Development of Narcissistic Mother and Child


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When most people think of narcissism, they think of egotistical men with high opinions of themselves. However, narcissism can manifest in women as well, and the results can be just as damaging to both the mother and child involved. This blog post will explore the development of narcissistic mothers and children, including the signs that you may be dealing with a narcissistic mother, what effects this type of relationship can have on a child, and how to get help if you are in this situation.

What are Narcissism and the characteristics of a narcissistic mother? Narcissism is a personality disorder in which people have an inflated sense of their own importance and a deep need for admiration. They believe that they are special and unique, and often require excessive attention and admiration from others. People with narcissistic personality disorder can be very demanding and often exploit others to get what they want. Narcissism is actually a normal stage of human development. However, the narcissism we are dealing with is related to the pathological state of “extreme” narcissism.

Can narcissism be cured?

Narcissism can absolutely be cured, but it takes a lot of hard work and determination. A narcissist must be willing to see themselves as they are and be completely honest with themselves about their faults. They must also be willing to work on changing the behaviors that contribute to their narcissism. It can be a difficult road, but it is definitely possible.

Narcissism can be caused by a variety of factors, including genetic disposition, psychological trauma, and environmental influences. However, in general, narcissism may be caused by a person’s need to compensate for feelings of insecurity and low self-esteem.

Narcissists often have an exaggerated sense of self-importance and a deep need for admiration from others. They may also be overly competitive, demanding, and intolerant of criticism. They often have difficulty forming healthy relationships due to their lack of empathy and inability to emotionally connect with others.

Some of the characteristics of extreme narcissists are as follows:

  • The focus point should always be themselves.
  • They feel an intense desire to receive admiration and attention from others.
  • They’re never wrong.
  • They are unique and superior in every way.
  • They are emotionally shallow and do not feel empathy.

Narcissistic Mother

A narcissistic mother associates each issue with herself. She takes credit for her child’s achievements. However, in the defense of her self-image, she blames others directly for everything that goes wrong at all costs.

She can also put the feeling of shame as she suppresses one of her children, and that’s enough to mistreat them. That can lead to more serious issues in the future.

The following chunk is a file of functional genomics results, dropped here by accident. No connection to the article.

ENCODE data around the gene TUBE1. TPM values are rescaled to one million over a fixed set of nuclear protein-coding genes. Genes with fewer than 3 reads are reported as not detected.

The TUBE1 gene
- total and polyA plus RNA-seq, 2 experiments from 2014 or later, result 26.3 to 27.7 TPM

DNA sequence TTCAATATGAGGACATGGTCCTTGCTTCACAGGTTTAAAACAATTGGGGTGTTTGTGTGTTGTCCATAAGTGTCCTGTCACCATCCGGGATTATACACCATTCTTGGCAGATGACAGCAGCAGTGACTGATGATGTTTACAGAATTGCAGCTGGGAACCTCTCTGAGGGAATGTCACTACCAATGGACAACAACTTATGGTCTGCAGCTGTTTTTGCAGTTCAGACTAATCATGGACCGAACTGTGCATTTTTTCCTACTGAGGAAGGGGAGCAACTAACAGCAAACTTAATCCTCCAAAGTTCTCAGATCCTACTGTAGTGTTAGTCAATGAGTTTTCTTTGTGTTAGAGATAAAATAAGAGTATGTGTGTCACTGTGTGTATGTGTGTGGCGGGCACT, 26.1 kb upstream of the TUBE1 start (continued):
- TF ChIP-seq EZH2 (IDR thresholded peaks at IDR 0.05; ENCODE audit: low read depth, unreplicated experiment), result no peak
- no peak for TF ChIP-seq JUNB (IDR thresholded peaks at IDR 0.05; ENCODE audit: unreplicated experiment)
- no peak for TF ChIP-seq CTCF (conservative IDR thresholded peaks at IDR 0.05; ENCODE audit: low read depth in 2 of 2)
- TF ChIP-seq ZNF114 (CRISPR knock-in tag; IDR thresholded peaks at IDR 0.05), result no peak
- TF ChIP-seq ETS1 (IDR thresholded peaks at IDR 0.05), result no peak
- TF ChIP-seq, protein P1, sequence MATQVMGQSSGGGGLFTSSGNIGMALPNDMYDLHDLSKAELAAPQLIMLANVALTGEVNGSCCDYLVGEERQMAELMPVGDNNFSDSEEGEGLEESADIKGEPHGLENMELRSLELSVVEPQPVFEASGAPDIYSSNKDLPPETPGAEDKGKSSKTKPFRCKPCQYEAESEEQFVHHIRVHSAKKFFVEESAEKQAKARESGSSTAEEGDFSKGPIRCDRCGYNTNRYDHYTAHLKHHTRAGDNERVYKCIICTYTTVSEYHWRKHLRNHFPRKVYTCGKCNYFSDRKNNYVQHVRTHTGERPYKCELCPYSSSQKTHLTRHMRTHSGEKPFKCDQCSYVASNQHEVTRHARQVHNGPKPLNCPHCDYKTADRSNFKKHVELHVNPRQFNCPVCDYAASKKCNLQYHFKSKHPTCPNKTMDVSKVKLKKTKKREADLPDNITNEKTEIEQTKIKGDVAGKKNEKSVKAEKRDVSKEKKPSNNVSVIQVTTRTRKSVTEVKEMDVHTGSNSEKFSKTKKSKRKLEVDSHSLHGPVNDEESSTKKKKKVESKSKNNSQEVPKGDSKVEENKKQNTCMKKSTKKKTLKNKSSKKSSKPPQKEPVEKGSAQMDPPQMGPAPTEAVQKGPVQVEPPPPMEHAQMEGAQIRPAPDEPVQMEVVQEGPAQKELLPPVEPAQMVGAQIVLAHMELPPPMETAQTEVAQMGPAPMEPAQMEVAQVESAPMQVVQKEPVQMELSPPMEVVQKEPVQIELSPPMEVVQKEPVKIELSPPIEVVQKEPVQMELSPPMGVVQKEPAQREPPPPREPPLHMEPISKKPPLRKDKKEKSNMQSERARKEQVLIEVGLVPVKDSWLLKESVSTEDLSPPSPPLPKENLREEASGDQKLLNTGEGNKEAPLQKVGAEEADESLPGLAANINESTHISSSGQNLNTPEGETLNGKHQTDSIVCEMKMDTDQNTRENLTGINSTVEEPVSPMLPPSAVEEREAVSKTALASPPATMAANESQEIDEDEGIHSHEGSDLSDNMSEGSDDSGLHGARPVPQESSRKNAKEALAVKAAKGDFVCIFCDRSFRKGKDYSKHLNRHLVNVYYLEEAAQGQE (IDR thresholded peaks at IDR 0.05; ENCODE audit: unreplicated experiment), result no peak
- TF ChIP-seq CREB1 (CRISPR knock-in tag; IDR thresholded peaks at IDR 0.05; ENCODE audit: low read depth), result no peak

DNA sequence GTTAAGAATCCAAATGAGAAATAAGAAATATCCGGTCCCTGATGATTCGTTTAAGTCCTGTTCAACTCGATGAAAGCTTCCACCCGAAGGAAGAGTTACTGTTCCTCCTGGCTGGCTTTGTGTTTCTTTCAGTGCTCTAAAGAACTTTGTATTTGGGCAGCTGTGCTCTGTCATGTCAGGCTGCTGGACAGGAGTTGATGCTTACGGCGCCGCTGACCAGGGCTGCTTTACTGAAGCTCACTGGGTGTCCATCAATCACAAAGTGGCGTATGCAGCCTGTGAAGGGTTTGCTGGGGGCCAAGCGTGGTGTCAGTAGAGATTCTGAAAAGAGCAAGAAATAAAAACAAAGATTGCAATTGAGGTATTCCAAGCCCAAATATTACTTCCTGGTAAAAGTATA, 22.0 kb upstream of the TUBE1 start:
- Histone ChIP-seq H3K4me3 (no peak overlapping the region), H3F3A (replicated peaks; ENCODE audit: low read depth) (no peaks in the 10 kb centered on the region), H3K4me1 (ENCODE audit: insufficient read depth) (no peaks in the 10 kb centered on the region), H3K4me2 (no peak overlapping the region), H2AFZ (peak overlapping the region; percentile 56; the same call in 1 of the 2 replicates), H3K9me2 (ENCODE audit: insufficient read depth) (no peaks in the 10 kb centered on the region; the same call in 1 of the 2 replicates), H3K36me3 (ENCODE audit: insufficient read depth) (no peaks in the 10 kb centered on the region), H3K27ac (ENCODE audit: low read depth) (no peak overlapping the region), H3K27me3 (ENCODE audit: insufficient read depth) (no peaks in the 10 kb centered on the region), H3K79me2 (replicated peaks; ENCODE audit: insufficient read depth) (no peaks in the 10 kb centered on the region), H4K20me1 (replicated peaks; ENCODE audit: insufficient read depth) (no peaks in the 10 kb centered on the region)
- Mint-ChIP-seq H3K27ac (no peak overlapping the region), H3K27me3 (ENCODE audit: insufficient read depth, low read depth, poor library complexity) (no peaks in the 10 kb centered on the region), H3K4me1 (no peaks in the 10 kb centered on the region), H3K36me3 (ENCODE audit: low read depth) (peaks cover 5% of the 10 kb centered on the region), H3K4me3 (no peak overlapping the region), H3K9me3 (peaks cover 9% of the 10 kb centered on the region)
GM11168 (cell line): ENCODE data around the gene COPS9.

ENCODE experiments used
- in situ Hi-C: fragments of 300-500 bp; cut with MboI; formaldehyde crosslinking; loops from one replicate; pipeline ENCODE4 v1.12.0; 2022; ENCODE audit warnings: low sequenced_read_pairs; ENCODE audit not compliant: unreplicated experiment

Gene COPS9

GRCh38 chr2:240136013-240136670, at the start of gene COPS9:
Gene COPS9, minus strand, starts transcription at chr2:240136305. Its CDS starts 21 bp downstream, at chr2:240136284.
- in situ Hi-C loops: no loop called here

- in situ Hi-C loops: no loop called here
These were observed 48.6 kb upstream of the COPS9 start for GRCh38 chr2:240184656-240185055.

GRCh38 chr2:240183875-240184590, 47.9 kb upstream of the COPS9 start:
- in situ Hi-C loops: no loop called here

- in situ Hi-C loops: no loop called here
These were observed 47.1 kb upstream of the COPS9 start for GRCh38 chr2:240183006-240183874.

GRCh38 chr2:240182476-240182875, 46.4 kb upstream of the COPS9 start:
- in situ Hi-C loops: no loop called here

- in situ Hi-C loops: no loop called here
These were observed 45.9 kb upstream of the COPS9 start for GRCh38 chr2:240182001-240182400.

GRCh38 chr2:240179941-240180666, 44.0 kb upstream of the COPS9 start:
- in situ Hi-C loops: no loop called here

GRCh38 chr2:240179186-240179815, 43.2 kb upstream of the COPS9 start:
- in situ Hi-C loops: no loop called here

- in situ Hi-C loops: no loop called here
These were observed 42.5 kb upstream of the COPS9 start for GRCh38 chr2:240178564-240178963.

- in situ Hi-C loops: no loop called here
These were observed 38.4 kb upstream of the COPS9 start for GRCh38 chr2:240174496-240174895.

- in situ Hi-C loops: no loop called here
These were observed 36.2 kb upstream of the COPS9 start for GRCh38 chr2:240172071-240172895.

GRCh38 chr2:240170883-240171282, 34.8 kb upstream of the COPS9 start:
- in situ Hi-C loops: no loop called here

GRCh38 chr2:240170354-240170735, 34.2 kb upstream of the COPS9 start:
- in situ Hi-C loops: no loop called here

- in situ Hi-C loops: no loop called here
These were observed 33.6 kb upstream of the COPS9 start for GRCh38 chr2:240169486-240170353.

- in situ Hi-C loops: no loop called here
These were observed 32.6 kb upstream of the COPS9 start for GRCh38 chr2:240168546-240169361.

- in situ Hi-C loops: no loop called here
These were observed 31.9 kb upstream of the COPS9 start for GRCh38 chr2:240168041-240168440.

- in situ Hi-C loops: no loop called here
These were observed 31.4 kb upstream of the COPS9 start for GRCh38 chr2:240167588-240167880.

Also, it is common thing that a narcissistic mother can name one of her children the same name as her. As she hates herself on the inside, she would punish that kid because she cannot punish herself consciously.

This feeling stems from the mother’s criticism and always wanting to outshine you. How can you truly grow and succeed knowing that the mother will punish you or try to take your success away often passively-aggressively?

A narcissistic mother can have emotional fluctuations and, when threatened, experience a state called narcissistic anger. She shouts horrible things and makes wild accusations. If nothing else works, she acts like a victim.

If you have an extremely narcissistic parent you learn to admit the accusations and put aside your needs.

Narcissistic mothers are confusing. Because they can be affectionate and supportive when they are not threatened, especially when their children are young. Narcissistic mothers can often be competitive as their daughters grow up, arrogantly criticizing their appearance, flirting with their boyfriends, or making friends with their friends.

Narcissistic mothers can be quite manipulative in a sense of accusing their children of being liars when they are confronted about their dissociative state. This can damage a child’s self worth and self-reliance even more. In addition to that, it makes the treatment of their situation because they will refuse any accusation of being sick.

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Aaron Beck

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About Author

He is studying psychology in Canada. Lucas also volunteers helping elderly people in nursing homes. Lucas, who is especially interested in hypnotherapy, continues his education and research in this field.

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